Rabbi Stone’s Roadshow or, Why Your Kosher Product Is Kosher
Rabbi Avrohom Stone of the OU Kosher Division has a new assignment: to travel the country explaining to management and key personnel in OU-supervised companies why they do what they do to maintain their kosher program. The goal of Rabbi Stone’s seminars is to explain the $33 billion kosher market and what the kosher process entails.
Rabbi Stone, an OU Rabbinic Field Representative based in New Jersey, has recently conducted three seminars, including one for Meier’s Dairy in Little Rock, AK, the second largest dairy in the country. A seminar for Nestle has been planned for November in Glendale, CA.
So far, the response has been overwhelmingly positive. “The companies find it very useful,” said Rabbi Stone. “While they know some aspects of the kosher market, they often don’t fully understand the different parts of the kosher program and how they fit together.” Included in the program is an outline of the kosher process, i.e. how a product becomes kosher; what makes a product or food kosher; who makes up the kosher market; and why it is advantageous for a company to become kosher. However, the main focus of the seminars, Rabbi Stone explained, is a clear presentation of the OU system of maintaining the kosher program as it is applied TO that particular plant.
Both the companies and the rabbis agree that communication is a major key to a productive company-OU relationship. “We find that when we communicate with companies and explain the kosher program, the supervision is enhanced,” declared Rabbi Yaakov Luban, OU Executive Rabbinic Coordinator for New Companies, and the overseer of the kosher seminars. “This program strengthens the cooperative effort, which in turn enhances our supervision. When employee understanding is enhanced, the companies are equipped to understand what is expected and required of them.”
Rabbi Luban attributes the success of the seminars to Rabbi Stone’s special attributes. “Rabbi Stone is a very talented individual who is extremely knowledgeable about kashrut as well as being an excellent communicator with a great sense of humor,” he said.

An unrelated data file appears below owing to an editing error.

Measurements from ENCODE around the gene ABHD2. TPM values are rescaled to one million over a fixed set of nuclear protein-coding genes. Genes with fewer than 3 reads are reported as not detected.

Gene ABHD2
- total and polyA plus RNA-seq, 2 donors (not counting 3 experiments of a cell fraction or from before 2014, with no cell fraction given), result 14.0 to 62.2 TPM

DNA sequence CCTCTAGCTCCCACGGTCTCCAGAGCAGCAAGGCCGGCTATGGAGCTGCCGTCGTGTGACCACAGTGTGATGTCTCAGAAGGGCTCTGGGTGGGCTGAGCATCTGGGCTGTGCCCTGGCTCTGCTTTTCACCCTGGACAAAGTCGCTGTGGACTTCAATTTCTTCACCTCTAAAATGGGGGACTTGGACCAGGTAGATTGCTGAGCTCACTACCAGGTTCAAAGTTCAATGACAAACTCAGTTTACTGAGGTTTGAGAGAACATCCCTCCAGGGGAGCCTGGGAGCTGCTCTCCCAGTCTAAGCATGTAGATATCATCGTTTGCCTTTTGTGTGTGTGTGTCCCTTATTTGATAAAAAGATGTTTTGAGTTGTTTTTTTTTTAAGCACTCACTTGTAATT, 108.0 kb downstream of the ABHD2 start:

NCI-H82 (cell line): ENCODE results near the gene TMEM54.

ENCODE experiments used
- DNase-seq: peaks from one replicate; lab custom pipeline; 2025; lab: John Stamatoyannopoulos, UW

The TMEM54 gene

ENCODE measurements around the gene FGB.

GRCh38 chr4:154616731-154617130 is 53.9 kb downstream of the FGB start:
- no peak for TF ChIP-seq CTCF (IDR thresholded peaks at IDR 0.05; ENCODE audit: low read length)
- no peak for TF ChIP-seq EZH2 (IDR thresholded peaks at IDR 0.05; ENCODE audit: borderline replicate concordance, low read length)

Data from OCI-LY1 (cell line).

According to Rabbi Stone, “There was a consensus among the OU rabbis that such a program would be very valuable to our companies. Our seminars give people an appreciation for the value and marketability of kosher products.”
Available to management level and key employees within OU-supervised companies, the seminars target personnel who are not completely familiar with who and what constitutes the kosher market. According to Rabbi Stone, the OU rabbis don’t always have the opportunity to explain the kosher process directly to the employees involved while in a plant. He added that it is essential for these employees to have a greater understanding of the process so that they know why and what they are doing.
While the same basic format of the seminar is given to each company, Rabbi Stone tours each plant and meets with the key employees prior to his presentation. According to Rabbi Luban, this is done so that Rabbi Stone can make an analysis of the companies’ specific needs and tailor the presentation to address the specific issues that present themselves in that particular plant.
Rabbi Stone is confident the program will expand rapidly. He hopes that the OU will be able to provide up to six seminars a month to various companies. “We have already received requests from companies to come back and present the seminar again next year,” declared Rabbi Stone.